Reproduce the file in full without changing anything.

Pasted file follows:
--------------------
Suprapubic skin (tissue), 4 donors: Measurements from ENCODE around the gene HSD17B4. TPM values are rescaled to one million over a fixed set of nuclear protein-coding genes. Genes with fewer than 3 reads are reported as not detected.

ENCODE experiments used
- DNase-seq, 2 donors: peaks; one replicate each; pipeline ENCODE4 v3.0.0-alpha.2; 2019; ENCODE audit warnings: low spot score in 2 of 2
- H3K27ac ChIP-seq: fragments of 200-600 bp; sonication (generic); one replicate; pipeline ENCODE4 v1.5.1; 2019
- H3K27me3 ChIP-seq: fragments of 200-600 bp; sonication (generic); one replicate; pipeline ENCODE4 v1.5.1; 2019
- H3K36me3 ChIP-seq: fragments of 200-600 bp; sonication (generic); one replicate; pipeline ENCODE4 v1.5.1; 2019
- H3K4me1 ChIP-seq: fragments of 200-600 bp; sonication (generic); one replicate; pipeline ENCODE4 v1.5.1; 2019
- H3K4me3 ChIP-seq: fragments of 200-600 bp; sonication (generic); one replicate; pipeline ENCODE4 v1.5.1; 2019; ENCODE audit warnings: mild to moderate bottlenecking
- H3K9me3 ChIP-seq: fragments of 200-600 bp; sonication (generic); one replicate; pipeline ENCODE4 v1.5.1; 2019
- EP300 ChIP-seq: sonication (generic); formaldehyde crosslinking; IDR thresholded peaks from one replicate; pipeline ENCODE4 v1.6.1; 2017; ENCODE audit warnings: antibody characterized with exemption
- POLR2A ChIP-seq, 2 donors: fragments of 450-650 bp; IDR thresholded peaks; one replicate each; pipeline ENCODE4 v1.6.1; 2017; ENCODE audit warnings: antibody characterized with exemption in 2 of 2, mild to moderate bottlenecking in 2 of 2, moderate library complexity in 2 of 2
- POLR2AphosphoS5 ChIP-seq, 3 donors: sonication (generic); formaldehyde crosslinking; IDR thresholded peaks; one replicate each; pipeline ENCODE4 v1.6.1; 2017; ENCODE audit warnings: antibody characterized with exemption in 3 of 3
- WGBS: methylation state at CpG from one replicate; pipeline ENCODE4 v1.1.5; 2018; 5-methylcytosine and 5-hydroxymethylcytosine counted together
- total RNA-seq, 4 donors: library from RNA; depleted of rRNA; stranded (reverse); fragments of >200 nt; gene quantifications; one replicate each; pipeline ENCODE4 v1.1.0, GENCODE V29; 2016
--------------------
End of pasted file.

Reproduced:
Suprapubic skin (tissue), 4 donors: Measurements from ENCODE around the gene HSD17B4. TPM values are rescaled to one million over a fixed set of nuclear protein-coding genes. Genes with fewer than 3 reads are reported as not detected.

ENCODE experiments used
- DNase-seq, 2 donors: peaks; one replicate each; pipeline ENCODE4 v3.0.0-alpha.2; 2019; ENCODE audit warnings: low spot score in 2 of 2
- H3K27ac ChIP-seq: fragments of 200-600 bp; sonication (generic); one replicate; pipeline ENCODE4 v1.5.1; 2019
- H3K27me3 ChIP-seq: fragments of 200-600 bp; sonication (generic); one replicate; pipeline ENCODE4 v1.5.1; 2019
- H3K36me3 ChIP-seq: fragments of 200-600 bp; sonication (generic); one replicate; pipeline ENCODE4 v1.5.1; 2019
- H3K4me1 ChIP-seq: fragments of 200-600 bp; sonication (generic); one replicate; pipeline ENCODE4 v1.5.1; 2019
- H3K4me3 ChIP-seq: fragments of 200-600 bp; sonication (generic); one replicate; pipeline ENCODE4 v1.5.1; 2019; ENCODE audit warnings: mild to moderate bottlenecking
- H3K9me3 ChIP-seq: fragments of 200-600 bp; sonication (generic); one replicate; pipeline ENCODE4 v1.5.1; 2019
- EP300 ChIP-seq: sonication (generic); formaldehyde crosslinking; IDR thresholded peaks from one replicate; pipeline ENCODE4 v1.6.1; 2017; ENCODE audit warnings: antibody characterized with exemption
- POLR2A ChIP-seq, 2 donors: fragments of 450-650 bp; IDR thresholded peaks; one replicate each; pipeline ENCODE4 v1.6.1; 2017; ENCODE audit warnings: antibody characterized with exemption in 2 of 2, mild to moderate bottlenecking in 2 of 2, moderate library complexity in 2 of 2
- POLR2AphosphoS5 ChIP-seq, 3 donors: sonication (generic); formaldehyde crosslinking; IDR thresholded peaks; one replicate each; pipeline ENCODE4 v1.6.1; 2017; ENCODE audit warnings: antibody characterized with exemption in 3 of 3
- WGBS: methylation state at CpG from one replicate; pipeline ENCODE4 v1.1.5; 2018; 5-methylcytosine and 5-hydroxymethylcytosine counted together
- total RNA-seq, 4 donors: library from RNA; depleted of rRNA; stranded (reverse); fragments of >200 nt; gene quantifications; one replicate each; pipeline ENCODE4 v1.1.0, GENCODE V29; 2016